Q: How do the holiday mythologies compare between Marvel and DC? -- @crcovar
A: How did you know, Crovar?! Another excuse to drop nine thousand words about the underlying differences in the structure of imaginary universes and how they've affected their storytelling over the past seventy years? It's exactly what I wanted for Christmas!
Nah, I'm just kidding. We can probably get through this one in five or six thousand. Seven, tops.
Here at ComicsAlliance, there are a few holiday traditions that we look forward to all year, and chief among them is our yearly visit from writer Benito Cereno to tell us a true Christmas story from the life of St. Nicholas. Last year, he and Anthony Clark told us the tale of Catalonia's Tio de Nadal, but this year, things are a little more monstrous.
So today, as night falls on Christmas Eve, enjoy the art of Evan "Doc" Shaneras he and Benito bring you the tale of Klaubauf, a Bavarian variant of the Krampus who baked children into pies!
Q: Merry Ask Chris-tmas! What's the weirdest version of the Santa Claus origin story? -- @prograpslady
A: You know, it wasn't that long ago that I wrote about two different version of Santa's origin that were done as stop-motion TV specials from Rankin-Bass, and as much as I love them both, they're not exactly what you'd really expect. I mean, Santa Claus Is Coming To Town is essentially the story of a revolutionary who brings down a corrupt European government through illegal toymaking and is then hunted until he has to relocate to the North Pole, and The Life And Adventures of Santa Claus has him raised on the milk of a lioness and taught about Japanese samurai by a twelve foot tall druid who shot laser beams from a silver axe in a war against child-hating goblins.
I guess what I'm getting at here is that even for someone who's spent a lifetime getting used to origin stories with nonsense words like "bitten by a radioactive spider" and "inhaled hard water fumes," Santa's beginnings are pretty weird.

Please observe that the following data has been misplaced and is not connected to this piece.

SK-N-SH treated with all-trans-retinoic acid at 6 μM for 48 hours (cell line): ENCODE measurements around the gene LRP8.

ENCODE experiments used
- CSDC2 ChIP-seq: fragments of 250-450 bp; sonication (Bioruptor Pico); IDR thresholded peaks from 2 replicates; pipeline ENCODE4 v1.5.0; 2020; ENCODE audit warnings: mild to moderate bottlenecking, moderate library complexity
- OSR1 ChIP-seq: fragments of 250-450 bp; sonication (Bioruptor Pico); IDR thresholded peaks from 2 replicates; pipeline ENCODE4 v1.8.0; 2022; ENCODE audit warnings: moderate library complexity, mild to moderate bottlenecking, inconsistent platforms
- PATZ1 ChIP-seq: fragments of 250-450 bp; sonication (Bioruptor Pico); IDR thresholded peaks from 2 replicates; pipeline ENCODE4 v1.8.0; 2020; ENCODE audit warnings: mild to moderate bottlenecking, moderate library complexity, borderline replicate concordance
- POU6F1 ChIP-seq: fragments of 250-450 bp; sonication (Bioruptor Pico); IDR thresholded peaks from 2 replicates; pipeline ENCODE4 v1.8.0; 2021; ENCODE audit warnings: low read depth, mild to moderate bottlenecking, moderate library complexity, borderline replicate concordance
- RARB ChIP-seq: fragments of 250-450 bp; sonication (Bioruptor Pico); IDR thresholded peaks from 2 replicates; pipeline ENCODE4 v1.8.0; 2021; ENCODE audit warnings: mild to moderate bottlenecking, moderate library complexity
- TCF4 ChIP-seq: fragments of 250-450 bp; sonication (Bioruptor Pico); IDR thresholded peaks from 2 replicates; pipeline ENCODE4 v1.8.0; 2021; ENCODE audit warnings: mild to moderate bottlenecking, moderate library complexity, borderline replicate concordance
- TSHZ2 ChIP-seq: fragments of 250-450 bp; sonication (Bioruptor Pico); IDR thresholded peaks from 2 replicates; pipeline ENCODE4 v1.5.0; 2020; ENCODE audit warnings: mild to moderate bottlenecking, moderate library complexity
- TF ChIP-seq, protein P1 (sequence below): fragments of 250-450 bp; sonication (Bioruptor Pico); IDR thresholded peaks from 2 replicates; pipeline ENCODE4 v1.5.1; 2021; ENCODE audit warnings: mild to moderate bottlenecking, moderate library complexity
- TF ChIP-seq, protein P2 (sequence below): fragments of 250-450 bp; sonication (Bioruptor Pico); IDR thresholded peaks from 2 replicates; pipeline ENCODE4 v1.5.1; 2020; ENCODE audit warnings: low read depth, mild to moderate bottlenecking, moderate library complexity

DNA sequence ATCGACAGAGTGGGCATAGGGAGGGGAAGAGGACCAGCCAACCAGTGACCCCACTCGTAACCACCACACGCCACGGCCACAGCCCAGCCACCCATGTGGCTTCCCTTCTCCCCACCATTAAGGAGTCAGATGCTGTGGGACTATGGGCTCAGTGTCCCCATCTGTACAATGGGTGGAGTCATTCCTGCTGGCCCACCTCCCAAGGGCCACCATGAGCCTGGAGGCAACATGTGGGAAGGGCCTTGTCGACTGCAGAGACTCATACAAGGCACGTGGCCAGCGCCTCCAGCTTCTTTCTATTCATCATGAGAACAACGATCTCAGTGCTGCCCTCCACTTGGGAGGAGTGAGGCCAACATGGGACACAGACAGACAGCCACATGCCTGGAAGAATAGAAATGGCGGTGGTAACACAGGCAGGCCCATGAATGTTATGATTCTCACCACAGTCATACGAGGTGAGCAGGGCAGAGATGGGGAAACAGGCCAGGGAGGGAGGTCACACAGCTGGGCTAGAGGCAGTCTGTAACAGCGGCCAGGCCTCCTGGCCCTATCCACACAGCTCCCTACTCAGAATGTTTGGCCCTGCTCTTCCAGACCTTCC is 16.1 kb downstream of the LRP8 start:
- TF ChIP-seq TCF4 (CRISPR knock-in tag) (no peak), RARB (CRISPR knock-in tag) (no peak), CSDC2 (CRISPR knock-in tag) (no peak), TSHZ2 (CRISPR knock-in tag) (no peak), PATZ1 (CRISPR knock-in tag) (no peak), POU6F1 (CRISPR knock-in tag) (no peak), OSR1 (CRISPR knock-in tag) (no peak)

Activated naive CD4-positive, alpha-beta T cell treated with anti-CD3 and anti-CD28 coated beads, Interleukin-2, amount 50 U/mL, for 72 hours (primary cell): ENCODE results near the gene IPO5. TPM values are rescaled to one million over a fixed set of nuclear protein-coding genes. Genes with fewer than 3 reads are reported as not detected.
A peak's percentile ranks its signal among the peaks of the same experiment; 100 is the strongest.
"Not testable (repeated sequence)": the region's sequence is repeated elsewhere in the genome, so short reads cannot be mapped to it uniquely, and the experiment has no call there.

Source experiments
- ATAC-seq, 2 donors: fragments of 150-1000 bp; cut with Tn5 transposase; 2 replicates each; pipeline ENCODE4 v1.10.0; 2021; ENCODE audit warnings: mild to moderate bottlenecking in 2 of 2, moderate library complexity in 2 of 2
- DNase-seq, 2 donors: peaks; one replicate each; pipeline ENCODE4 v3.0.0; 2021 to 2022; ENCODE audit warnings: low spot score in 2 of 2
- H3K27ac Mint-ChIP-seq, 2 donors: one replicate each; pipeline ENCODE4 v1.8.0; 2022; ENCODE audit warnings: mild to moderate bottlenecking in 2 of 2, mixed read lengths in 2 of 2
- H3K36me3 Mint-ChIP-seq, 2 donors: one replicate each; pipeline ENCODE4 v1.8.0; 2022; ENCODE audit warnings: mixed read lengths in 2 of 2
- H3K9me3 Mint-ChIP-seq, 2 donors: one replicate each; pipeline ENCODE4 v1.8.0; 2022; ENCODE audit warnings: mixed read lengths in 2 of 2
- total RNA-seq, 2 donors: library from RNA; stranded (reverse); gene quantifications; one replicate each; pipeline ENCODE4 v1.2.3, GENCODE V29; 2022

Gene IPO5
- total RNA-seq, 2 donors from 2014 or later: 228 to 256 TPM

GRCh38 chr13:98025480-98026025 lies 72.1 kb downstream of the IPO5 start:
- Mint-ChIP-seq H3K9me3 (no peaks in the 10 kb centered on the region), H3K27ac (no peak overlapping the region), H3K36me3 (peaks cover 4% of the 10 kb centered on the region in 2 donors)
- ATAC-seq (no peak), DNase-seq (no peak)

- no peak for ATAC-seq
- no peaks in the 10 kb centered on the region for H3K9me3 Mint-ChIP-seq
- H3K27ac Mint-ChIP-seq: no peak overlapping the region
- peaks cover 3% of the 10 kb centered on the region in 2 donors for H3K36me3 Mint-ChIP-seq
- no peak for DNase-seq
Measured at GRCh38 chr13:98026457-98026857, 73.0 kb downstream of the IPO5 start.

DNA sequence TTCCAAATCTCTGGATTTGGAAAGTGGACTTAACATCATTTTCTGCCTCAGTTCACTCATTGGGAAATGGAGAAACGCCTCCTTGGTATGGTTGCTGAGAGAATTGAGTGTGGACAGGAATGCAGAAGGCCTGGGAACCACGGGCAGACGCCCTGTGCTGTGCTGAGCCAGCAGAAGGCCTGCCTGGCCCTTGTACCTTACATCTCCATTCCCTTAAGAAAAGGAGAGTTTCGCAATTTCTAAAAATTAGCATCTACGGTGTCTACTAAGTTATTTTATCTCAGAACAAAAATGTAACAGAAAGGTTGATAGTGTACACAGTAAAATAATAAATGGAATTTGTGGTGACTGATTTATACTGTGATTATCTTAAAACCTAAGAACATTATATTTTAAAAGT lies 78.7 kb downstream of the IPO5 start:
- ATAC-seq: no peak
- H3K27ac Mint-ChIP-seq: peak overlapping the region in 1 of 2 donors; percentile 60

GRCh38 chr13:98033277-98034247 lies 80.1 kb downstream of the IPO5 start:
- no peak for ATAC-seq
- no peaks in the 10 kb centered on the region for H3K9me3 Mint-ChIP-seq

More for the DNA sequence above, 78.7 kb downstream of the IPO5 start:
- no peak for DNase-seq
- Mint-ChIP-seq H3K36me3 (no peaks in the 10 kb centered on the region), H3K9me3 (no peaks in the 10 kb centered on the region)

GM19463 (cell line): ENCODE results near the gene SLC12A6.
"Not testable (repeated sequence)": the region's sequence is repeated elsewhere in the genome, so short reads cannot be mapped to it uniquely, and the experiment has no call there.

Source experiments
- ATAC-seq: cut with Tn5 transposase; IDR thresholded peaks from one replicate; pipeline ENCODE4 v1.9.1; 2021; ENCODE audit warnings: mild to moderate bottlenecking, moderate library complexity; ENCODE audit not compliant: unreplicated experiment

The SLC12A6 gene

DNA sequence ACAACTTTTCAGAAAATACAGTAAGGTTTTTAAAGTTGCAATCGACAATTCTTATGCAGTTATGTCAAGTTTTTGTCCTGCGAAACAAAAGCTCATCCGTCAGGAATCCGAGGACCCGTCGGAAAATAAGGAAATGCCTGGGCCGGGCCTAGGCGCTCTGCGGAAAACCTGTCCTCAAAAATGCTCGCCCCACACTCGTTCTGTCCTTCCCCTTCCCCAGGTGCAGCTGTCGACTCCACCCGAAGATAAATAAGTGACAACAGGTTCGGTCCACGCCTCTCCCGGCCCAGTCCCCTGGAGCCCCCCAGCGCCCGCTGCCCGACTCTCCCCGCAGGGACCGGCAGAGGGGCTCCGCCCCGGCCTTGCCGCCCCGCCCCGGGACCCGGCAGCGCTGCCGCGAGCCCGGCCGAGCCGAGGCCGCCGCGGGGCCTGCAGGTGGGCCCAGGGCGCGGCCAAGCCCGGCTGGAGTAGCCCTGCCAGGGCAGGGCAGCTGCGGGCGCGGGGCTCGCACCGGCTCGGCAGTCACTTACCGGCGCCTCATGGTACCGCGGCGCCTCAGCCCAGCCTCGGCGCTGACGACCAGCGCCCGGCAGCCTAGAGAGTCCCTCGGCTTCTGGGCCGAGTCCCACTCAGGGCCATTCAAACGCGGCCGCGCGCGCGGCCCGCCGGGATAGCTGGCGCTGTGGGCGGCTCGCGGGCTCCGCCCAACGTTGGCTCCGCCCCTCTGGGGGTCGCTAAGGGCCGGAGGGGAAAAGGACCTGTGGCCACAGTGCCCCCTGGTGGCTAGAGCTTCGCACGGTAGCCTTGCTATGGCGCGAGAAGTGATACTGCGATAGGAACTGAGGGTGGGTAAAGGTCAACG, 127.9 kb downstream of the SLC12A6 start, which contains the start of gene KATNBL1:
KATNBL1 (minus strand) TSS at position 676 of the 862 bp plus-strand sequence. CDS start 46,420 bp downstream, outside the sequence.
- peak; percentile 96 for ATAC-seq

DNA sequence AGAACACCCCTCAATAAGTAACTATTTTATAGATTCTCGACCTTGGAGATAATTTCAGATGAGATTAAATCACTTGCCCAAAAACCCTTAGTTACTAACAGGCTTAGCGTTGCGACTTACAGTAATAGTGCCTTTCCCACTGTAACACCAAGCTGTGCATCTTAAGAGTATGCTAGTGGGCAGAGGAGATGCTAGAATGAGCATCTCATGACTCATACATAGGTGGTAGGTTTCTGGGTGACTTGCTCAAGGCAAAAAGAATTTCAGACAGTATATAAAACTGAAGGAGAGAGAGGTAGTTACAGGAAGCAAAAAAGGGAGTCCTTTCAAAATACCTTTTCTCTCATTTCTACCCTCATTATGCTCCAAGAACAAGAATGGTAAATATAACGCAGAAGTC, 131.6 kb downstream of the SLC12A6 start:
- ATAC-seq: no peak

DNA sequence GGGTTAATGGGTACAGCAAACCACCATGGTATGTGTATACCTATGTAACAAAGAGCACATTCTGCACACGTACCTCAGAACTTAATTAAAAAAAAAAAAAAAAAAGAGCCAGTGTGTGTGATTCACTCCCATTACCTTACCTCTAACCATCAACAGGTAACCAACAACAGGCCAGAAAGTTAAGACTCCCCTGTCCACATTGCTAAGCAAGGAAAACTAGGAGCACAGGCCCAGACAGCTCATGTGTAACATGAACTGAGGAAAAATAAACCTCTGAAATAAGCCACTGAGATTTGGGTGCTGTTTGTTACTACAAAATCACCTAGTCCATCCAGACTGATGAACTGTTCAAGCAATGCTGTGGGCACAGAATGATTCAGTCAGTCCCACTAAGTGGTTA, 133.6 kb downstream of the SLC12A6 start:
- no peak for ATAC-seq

A: Folks, I have read a lot of Christmas comics. For a while, they were the only thing I actually "collected." I'd buy any Christmas story I could find, any comic with Santa Claus in it, anything that had the requisite number of sleighs and trees with lights on 'em, and as a result, I have seen some genuinely terrible Christmas stories. Don't get me wrong, there are plenty of good ones too, but when you're reading every Christmas story out there, you run across plenty that are overly cynical, mean-spirited, or just plain not very good.
And every now and then, you read the two-part Krampus story in Tarot: Witch of the Black Rose, which is a piece of work unto itself.
The Christmas season is upon us once again, and that means that it's time for children all over the world to kick off the annual debate about the existence of Santa Claus -- despite the fact that we've already settled that in court, twice. I mean, yes, it was a court in a movie, but this is America, and if there's anything more binding than a fictional courtroom scene in a beloved classic that's upheld in its '90s remake, I'd like to hear about it.
In any case, the Santa Question has provided the inspiration for a new short comic from Kyle Starks. The infuriatingly good creator of one of the year's best graphic novels, Sexcastle has given us the gift of ten new full-color pages, decorated in the spirit of the season with a whole ton of cusswords. It's a Christmas miracle!